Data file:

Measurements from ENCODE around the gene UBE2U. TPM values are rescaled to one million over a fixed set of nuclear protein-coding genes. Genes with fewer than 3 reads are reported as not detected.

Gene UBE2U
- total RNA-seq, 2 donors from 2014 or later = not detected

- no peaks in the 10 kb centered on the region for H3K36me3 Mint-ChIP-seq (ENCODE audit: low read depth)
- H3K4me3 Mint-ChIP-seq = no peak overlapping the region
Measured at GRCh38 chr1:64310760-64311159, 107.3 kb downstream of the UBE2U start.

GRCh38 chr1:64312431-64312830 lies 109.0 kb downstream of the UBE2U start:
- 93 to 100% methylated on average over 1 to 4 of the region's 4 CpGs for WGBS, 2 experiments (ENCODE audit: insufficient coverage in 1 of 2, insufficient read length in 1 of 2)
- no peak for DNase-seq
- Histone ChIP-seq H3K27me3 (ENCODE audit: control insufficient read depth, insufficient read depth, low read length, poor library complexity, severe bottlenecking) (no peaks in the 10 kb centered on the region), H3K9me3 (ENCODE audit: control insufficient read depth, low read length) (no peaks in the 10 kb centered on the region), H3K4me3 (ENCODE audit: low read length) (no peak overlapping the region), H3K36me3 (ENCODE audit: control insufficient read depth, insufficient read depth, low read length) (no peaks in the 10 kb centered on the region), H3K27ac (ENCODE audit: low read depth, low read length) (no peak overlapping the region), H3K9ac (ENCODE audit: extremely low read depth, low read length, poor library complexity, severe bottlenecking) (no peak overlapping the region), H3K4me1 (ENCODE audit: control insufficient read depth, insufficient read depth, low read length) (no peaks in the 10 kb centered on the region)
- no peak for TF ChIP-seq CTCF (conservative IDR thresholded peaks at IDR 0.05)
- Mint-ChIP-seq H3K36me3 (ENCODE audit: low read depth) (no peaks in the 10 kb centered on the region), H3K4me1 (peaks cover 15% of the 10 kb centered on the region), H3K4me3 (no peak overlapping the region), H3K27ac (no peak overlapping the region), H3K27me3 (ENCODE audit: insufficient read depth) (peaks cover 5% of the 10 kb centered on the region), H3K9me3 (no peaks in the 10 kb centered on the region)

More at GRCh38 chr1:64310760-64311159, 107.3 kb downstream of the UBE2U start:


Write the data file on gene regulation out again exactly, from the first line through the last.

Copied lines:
Measurements from ENCODE around the gene UBE2U. TPM values are rescaled to one million over a fixed set of nuclear protein-coding genes. Genes with fewer than 3 reads are reported as not detected.

Gene UBE2U
- total RNA-seq, 2 donors from 2014 or later = not detected

- no peaks in the 10 kb centered on the region for H3K36me3 Mint-ChIP-seq (ENCODE audit: low read depth)
- H3K4me3 Mint-ChIP-seq = no peak overlapping the region
Measured at GRCh38 chr1:64310760-64311159, 107.3 kb downstream of the UBE2U start.

GRCh38 chr1:64312431-64312830 lies 109.0 kb downstream of the UBE2U start:
- 93 to 100% methylated on average over 1 to 4 of the region's 4 CpGs for WGBS, 2 experiments (ENCODE audit: insufficient coverage in 1 of 2, insufficient read length in 1 of 2)
- no peak for DNase-seq
- Histone ChIP-seq H3K27me3 (ENCODE audit: control insufficient read depth, insufficient read depth, low read length, poor library complexity, severe bottlenecking) (no peaks in the 10 kb centered on the region), H3K9me3 (ENCODE audit: control insufficient read depth, low read length) (no peaks in the 10 kb centered on the region), H3K4me3 (ENCODE audit: low read length) (no peak overlapping the region), H3K36me3 (ENCODE audit: control insufficient read depth, insufficient read depth, low read length) (no peaks in the 10 kb centered on the region), H3K27ac (ENCODE audit: low read depth, low read length) (no peak overlapping the region), H3K9ac (ENCODE audit: extremely low read depth, low read length, poor library complexity, severe bottlenecking) (no peak overlapping the region), H3K4me1 (ENCODE audit: control insufficient read depth, insufficient read depth, low read length) (no peaks in the 10 kb centered on the region)
- no peak for TF ChIP-seq CTCF (conservative IDR thresholded peaks at IDR 0.05)
- Mint-ChIP-seq H3K36me3 (ENCODE audit: low read depth) (no peaks in the 10 kb centered on the region), H3K4me1 (peaks cover 15% of the 10 kb centered on the region), H3K4me3 (no peak overlapping the region), H3K27ac (no peak overlapping the region), H3K27me3 (ENCODE audit: insufficient read depth) (peaks cover 5% of the 10 kb centered on the region), H3K9me3 (no peaks in the 10 kb centered on the region)

More at GRCh38 chr1:64310760-64311159, 107.3 kb downstream of the UBE2U start: